Joe Manchin and Kyrsten Sinema voted to give Wall Street $11.2bn | Erica Campbell

Despite campaigning against bailouts and other financial deregulation proposals, both Sens. Joe Manchin (D-WV) and Kyrsten Sinema (D-AZ) secured campaign contributions from financial industry donors. These donations are now shedding light on why financial…

Joe Manchin and Kyrsten Sinema voted to give Wall Street $11.2bn | Erica Campbell

Despite campaigning against bailouts and other financial deregulation proposals, both Sens. Joe Manchin (D-WV) and Kyrsten Sinema (D-AZ) secured campaign contributions from financial industry donors. These donations are now shedding light on why financial reform advocates are trying to stop the highly unpopular Republican Wall Street bailout plan. These senators not only voted to give Wall Street a $11.2 billion check, but also seem to do anything they can to make sure these firms get that check come November.

Manchin and Sinema specifically voted to fail to require the Treasury Department to release more information about its bailouts. The Congressional Budget Office (CBO) has analyzed the $11.2 billion check Wall Street will receive. The CBO has estimated that this bill would mean a 3% increase in foreclosure rates and a 2% increase in total US household debt. So it seems ironic that Manchin and Sinema are challenging their Democratic Party counterparts in these campaign contributions from the financial sector.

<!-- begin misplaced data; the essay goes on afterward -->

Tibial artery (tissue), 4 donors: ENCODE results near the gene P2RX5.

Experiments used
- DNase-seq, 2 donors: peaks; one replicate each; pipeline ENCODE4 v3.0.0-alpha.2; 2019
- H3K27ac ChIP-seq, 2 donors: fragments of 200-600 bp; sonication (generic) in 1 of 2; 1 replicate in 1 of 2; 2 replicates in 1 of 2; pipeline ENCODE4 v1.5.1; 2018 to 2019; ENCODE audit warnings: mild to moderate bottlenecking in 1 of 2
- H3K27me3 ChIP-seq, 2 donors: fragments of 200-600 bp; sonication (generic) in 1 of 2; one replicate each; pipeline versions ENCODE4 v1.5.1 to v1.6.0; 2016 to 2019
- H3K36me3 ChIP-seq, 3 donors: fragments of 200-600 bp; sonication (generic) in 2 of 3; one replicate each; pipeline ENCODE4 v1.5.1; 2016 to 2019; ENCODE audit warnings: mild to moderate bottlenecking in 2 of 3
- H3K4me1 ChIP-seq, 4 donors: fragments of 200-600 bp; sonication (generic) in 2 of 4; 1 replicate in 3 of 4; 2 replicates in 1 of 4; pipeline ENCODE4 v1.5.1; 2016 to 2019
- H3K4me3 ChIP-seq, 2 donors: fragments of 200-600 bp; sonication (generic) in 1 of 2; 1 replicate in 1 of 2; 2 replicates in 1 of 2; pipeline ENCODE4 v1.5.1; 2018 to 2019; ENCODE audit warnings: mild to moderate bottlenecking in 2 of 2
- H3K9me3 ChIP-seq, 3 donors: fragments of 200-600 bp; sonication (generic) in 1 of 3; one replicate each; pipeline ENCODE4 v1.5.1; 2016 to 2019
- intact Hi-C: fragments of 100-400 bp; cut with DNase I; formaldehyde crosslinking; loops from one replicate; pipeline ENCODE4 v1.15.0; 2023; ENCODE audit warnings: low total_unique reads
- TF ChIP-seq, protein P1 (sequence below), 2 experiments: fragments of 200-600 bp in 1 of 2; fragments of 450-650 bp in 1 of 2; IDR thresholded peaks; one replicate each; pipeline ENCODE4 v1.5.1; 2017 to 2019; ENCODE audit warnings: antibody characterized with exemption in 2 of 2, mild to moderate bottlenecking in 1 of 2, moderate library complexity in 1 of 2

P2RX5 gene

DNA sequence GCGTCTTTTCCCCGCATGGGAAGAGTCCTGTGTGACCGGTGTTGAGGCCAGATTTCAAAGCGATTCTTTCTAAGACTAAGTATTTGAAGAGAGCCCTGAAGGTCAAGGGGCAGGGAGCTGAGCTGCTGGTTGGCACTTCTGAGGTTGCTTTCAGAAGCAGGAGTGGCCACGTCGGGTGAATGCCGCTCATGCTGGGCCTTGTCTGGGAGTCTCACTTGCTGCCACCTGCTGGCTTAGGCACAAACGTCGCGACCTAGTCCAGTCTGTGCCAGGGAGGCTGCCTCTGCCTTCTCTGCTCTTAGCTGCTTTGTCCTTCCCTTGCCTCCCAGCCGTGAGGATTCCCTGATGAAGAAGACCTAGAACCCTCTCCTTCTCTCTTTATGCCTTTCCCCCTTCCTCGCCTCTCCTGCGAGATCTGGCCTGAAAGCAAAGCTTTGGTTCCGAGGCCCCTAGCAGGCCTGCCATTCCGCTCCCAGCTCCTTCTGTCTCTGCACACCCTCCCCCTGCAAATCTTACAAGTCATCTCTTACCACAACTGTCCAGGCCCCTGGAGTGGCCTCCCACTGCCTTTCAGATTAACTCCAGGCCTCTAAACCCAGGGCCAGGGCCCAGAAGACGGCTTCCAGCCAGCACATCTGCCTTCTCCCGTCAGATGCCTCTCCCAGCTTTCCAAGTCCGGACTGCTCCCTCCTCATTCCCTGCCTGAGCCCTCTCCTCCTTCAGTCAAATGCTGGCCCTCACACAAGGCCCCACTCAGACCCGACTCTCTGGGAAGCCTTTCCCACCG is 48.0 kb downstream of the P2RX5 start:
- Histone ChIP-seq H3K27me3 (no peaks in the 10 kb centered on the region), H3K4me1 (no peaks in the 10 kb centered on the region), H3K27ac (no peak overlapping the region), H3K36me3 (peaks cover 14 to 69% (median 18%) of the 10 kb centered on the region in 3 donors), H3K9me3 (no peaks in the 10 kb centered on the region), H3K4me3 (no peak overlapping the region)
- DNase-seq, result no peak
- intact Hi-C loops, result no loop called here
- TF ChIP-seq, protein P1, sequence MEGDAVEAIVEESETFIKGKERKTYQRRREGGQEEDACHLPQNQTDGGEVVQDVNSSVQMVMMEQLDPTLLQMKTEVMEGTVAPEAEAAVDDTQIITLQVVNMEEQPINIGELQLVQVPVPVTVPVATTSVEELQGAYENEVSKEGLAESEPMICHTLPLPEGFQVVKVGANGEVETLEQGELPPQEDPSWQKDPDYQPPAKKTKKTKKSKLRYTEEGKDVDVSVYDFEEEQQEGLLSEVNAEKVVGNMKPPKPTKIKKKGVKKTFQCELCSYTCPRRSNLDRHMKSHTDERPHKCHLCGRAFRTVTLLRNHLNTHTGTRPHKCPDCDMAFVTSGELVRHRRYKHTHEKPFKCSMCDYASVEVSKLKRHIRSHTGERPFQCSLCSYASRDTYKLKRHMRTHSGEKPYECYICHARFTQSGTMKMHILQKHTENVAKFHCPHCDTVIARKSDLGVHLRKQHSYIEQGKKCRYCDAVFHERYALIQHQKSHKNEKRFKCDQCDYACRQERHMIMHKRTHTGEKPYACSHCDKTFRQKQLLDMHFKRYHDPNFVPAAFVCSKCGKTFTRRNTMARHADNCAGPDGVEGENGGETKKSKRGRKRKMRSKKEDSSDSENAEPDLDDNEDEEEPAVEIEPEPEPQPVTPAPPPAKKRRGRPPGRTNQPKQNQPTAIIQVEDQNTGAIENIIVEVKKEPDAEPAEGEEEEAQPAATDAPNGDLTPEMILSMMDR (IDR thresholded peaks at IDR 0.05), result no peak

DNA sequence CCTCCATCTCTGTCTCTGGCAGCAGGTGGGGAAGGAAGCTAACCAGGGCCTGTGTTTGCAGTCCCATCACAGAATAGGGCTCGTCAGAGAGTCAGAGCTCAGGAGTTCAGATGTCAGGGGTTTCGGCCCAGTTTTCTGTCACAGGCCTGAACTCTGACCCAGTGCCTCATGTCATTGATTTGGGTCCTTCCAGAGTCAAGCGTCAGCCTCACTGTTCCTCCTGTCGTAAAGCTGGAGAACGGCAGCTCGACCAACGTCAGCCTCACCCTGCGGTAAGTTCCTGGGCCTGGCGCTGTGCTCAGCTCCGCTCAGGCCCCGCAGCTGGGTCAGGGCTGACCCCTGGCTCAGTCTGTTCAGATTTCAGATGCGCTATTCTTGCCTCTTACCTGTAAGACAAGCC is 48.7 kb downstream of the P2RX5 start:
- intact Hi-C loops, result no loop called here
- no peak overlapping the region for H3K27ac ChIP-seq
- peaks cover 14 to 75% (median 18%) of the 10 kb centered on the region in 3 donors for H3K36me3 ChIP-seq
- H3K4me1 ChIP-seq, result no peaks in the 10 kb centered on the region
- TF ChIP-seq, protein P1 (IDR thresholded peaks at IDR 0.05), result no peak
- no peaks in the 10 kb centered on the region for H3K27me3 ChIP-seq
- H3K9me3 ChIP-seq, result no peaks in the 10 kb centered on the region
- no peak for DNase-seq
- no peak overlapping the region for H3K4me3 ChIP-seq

Financial industry donors in both the Senate and House have complained loudly about a bill that requires Treasury to disclose more information about its most profitable and largest rescue loan. So it doesn’t seem surprising that both Manchin and Sinema voted for this bill. Manchin is an Air Force veteran, and has a history of opposing what he calls “corporate welfare”.

While Manchin voted to approve bailout checks for hundreds of major banks, he also voted for the firm “bailout itself”. To Manchin, there is a major difference: while Manchin condemns Wall Street bailouts, he praises the impact of the federal government on companies like Bank of America and Citigroup. Although JPMorgan Chase has paid about $5.8 billion in interest on the $13 billion it received from the federal government, according to Moody’s, Manchin thinks $2 billion of those funds came from his state’s economy.

Sinema similarly voted for both a bailout for banks and the nation’s debt. However, a page on Kyrsten Sinema’s web site says “Our financial system is not perfect. That’s why we have to continue working to make our financial system safer and stronger. That’s why we should never forget how we got into this mess in the first place and why we have to be ever vigilant and aggressive in reducing our deficits and cleaning up our broken system.” Yet in the same context, she says we have to continue “the fight to reduce government overreach.”

It is also not shocking that Manchin or Sinema are the beneficiaries of political donations from Wall Street. Sen. John McCain (R-AZ) and several other senators received large donations from the financial sector as well. This should give no hint at the sort of senators these members of Congress are. These are individuals who will vote to make sure Wall Street gets a bailout despite any apparent financial failings.

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